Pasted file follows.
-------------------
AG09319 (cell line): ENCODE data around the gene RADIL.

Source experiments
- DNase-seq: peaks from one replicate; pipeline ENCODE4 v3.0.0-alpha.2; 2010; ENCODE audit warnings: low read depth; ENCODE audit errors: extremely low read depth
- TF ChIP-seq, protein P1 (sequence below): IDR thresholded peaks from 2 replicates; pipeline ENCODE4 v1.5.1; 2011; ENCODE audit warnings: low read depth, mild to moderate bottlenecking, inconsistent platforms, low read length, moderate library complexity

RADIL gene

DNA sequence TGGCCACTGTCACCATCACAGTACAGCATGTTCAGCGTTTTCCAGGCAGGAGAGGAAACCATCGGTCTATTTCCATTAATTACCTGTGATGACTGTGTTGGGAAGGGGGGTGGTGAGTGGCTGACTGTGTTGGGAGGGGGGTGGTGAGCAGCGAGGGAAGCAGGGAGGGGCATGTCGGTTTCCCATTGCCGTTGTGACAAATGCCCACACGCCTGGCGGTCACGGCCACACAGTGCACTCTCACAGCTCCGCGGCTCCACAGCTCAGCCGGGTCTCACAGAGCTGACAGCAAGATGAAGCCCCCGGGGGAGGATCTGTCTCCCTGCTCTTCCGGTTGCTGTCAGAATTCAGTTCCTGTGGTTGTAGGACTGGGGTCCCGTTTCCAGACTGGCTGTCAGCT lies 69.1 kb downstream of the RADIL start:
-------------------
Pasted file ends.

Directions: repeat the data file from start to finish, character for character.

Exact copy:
AG09319 (cell line): ENCODE data around the gene RADIL.

Source experiments
- DNase-seq: peaks from one replicate; pipeline ENCODE4 v3.0.0-alpha.2; 2010; ENCODE audit warnings: low read depth; ENCODE audit errors: extremely low read depth
- TF ChIP-seq, protein P1 (sequence below): IDR thresholded peaks from 2 replicates; pipeline ENCODE4 v1.5.1; 2011; ENCODE audit warnings: low read depth, mild to moderate bottlenecking, inconsistent platforms, low read length, moderate library complexity

RADIL gene

DNA sequence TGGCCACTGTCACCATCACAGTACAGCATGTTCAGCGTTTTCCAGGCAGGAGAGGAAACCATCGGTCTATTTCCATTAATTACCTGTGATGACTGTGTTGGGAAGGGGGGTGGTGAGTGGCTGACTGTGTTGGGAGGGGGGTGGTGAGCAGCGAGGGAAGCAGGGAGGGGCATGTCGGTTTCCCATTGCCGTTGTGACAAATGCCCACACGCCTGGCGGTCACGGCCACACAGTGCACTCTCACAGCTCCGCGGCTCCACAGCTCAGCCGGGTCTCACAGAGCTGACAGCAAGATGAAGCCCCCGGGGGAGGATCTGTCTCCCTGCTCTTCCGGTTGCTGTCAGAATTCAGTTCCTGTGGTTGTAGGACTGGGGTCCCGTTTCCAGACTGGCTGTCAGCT lies 69.1 kb downstream of the RADIL start: